Philosophy Major (M)
With its strong emphasis on a dialogue between Christian thought and secular philosophies, the philosophy major explicitly upholds CUW’s Mission statement, by helping students develop their mind “for service to Christ in the church and the world.” More specifically, the philosophy major fosters deep examination of who we are, what is real, and how we are called to think and act, thereby promoting intellectual development and self-knowledge for the student’s personal growth and well-being and providing insights for Christian action in the world.
- Scripture: Students will develop an understanding of the origin of the Bible, recognize the unique qualities of God’s word, and appreciate the varied yet unified content of the Old and New Testaments, and use sound principles in interpreting Scripture.
- Doctrine: Students will recognize the Bible as the authoritative source for knowledge of God and humankind, articulate key doctrines of the Christian faith, especially the gospel of Jesus Christ, and apply the teachings of Scripture to the life of the individual.
- Church History: Students will develop an appreciation for how God has worked in history, recognize key figures and movements in the life of the Church, and identify the state of theology today.
- Vocation and Personal Application: Students will grow in their relationship with Christ and will put his teachings into practice in their vocations.
- Communication and Culture: Students will observe, assess, and interpret today’s cultures and world views. Students will be familiar with various methods of delivering and defending biblical truth in a relevant and practical way to diverse groups.
- Research Skills: Students will demonstrate an understanding of research skills in the discipline.
- Logic: The student will learn and use logic for argumentation.
- Ethics: The student will learn a variety of ethical theories and use them in practical problem solving.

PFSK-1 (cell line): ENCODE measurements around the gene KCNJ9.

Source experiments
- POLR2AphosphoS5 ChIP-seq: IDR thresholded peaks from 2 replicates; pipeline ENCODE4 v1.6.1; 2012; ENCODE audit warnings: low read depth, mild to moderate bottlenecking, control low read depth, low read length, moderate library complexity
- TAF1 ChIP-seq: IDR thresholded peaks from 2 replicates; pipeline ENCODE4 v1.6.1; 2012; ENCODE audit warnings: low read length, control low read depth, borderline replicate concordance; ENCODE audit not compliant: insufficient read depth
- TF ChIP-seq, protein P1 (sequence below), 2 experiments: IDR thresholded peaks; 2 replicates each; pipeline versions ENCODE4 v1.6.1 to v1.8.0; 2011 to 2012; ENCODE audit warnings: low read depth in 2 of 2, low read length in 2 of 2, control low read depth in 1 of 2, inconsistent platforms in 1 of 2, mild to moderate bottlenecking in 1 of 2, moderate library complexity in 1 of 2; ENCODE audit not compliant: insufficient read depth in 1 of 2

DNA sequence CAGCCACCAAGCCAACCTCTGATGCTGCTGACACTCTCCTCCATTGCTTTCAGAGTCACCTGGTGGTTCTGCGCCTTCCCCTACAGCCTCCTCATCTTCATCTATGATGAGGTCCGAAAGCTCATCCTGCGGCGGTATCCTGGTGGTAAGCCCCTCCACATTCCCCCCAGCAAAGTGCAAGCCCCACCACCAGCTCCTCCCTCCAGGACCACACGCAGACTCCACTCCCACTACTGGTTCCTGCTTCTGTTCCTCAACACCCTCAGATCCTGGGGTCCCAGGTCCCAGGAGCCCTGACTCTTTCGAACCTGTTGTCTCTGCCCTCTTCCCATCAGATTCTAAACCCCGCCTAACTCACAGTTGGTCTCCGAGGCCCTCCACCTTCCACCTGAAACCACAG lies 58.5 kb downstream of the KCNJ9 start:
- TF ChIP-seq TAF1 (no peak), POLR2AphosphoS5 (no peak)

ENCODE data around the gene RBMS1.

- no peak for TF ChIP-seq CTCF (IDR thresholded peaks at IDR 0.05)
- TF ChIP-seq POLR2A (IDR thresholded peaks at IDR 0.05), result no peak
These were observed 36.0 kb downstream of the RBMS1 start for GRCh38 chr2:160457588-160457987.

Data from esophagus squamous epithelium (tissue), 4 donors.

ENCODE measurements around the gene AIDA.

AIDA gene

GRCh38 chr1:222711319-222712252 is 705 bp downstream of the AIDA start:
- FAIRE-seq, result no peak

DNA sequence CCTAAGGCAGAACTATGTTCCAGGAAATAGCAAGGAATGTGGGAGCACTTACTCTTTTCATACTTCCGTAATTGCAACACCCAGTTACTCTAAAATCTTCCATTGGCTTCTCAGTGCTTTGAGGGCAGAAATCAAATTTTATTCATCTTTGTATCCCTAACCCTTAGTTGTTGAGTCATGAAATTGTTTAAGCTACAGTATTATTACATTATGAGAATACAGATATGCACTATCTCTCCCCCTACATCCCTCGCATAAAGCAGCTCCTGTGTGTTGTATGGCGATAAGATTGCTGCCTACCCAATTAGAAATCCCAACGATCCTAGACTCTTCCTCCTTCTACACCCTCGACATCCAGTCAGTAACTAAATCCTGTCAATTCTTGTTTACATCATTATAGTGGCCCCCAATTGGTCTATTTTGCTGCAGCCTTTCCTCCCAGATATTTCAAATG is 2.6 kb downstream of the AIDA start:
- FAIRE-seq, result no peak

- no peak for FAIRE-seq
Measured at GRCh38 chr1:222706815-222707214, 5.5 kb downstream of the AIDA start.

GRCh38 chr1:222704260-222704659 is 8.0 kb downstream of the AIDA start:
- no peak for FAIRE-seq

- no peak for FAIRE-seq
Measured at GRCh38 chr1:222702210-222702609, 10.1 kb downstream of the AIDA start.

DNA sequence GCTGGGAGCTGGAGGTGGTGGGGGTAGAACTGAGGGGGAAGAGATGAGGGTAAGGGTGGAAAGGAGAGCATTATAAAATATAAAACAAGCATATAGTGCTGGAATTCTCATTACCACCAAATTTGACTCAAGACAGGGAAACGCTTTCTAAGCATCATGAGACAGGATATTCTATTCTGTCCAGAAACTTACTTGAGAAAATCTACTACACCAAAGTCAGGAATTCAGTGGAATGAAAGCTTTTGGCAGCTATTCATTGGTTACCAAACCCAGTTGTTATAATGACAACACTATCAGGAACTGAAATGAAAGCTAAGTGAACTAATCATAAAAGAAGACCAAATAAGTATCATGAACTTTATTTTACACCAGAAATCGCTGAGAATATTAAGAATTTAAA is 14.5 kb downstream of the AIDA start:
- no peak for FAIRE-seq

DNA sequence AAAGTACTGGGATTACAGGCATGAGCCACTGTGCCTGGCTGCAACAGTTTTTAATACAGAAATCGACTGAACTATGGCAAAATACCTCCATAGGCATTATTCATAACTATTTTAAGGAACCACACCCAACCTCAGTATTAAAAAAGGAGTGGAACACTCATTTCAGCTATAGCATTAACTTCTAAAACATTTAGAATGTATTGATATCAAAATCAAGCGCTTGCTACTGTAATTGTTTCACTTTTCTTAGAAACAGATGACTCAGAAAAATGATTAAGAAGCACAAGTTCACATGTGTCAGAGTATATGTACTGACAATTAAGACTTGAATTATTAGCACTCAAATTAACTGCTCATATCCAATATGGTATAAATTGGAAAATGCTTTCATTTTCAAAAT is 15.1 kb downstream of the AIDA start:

- Epistemology: The student will learn a variety of theories of knowledge and study their implications for what can be known and how we know it.
- Metaphysics: The student will learn a variety of metaphysical theories and study their implications for what exists and why it exists.
- History of Philosophy: The student will learn the most important contributions of the great ancient, medieval, and modern philosophers.
- Apologetics: The student will become a competent defender of the Christian faith against the objections leveled by rival worldviews
|Core Requirements 1||45|
For transfer students, please see the Advanced Transfer Core.
|Required Core Courses|
|Old Testament (Bible Content) 1|
|Biblical Theology (Christian Doctrine) 1|
|PHIL 201||Central Texts of Philosophy||3|
|PHIL 211||Elementary Logic||3|
|PHIL 250||Moral Phil:Right & Wrong||3|
|PHIL 325||Christian Apologetic I||3|
|REL 203||New Testament 2||3|
|PHIL 491||Senior Seminar 1||1|
|PHIL 492||Senior Seminar II||3|
|PHIL 400||Ancient Philosophy||3|
|PHIL 410||Medieval Philosophy||3|
|PHIL 450||Modern Philosophy||3|
|Select nine credits of the following: 3||9|
|Classical & Modern Rhetoric|
|Faith and Politics|
|A Survey of Christian Thought|
|Varieties of Belief|
In exceptional circumstances, students may petition the Philosophy Department for approved course substitutions.
To complete the pair with REL 201 Old Testament in the core
Majors may substitute one of the following approved 3 credit non-PHIL classes with other approved courses relevant to the student’s special area of interest in philosophy (e.g. a relevant history course if they are interested in philosophy of history, a relevant science course if interested in philosophy of science).